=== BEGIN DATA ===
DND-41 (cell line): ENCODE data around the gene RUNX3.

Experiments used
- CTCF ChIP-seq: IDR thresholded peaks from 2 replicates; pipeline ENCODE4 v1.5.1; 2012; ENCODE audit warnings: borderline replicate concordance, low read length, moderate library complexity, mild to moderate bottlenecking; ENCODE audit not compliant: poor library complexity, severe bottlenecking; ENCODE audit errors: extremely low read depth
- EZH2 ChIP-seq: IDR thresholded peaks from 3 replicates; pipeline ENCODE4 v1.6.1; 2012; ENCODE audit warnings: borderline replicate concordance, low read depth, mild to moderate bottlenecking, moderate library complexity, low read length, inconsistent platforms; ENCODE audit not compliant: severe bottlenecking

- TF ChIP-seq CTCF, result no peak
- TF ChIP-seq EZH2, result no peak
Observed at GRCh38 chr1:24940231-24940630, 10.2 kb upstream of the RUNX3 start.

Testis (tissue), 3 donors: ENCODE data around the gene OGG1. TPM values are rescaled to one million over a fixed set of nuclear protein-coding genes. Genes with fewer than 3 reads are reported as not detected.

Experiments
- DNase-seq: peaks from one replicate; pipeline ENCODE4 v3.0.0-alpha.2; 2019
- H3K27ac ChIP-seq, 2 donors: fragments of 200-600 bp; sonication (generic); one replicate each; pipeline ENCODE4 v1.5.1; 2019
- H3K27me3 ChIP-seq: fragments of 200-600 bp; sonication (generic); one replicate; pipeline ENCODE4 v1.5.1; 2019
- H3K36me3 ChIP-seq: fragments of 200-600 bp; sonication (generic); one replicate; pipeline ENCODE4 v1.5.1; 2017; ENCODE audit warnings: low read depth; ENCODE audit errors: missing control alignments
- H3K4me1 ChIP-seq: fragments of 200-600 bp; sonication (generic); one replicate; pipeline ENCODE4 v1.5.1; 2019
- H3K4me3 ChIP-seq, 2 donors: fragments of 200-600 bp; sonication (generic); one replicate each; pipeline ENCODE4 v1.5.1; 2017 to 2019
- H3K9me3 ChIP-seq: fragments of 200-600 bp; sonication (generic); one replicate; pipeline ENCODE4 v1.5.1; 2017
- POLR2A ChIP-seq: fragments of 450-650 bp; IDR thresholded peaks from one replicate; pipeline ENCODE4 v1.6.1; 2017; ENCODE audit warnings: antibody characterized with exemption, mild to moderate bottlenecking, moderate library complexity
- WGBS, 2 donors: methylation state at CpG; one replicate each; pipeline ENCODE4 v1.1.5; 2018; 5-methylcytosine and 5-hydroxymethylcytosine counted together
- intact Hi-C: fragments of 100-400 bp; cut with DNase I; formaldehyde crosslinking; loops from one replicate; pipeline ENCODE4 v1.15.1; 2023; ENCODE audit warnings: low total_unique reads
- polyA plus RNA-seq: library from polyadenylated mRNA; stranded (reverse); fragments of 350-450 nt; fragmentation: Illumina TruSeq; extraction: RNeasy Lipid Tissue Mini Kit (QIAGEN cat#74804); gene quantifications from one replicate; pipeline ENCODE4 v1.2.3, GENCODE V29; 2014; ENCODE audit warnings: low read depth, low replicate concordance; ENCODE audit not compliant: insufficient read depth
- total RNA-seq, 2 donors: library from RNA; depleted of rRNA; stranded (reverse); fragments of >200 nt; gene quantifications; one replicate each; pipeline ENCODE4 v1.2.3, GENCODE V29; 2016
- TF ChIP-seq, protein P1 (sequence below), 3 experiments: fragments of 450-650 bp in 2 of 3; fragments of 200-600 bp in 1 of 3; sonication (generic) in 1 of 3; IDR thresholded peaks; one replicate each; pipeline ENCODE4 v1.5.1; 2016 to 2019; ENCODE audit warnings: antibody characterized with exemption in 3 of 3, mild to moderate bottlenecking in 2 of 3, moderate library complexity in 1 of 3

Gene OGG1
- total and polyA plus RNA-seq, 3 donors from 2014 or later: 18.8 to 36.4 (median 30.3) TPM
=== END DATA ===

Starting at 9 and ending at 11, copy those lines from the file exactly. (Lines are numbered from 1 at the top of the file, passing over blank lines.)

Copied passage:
Experiments
- DNase-seq: peaks from one replicate; pipeline ENCODE4 v3.0.0-alpha.2; 2019
- H3K27ac ChIP-seq, 2 donors: fragments of 200-600 bp; sonication (generic); one replicate each; pipeline ENCODE4 v1.5.1; 2019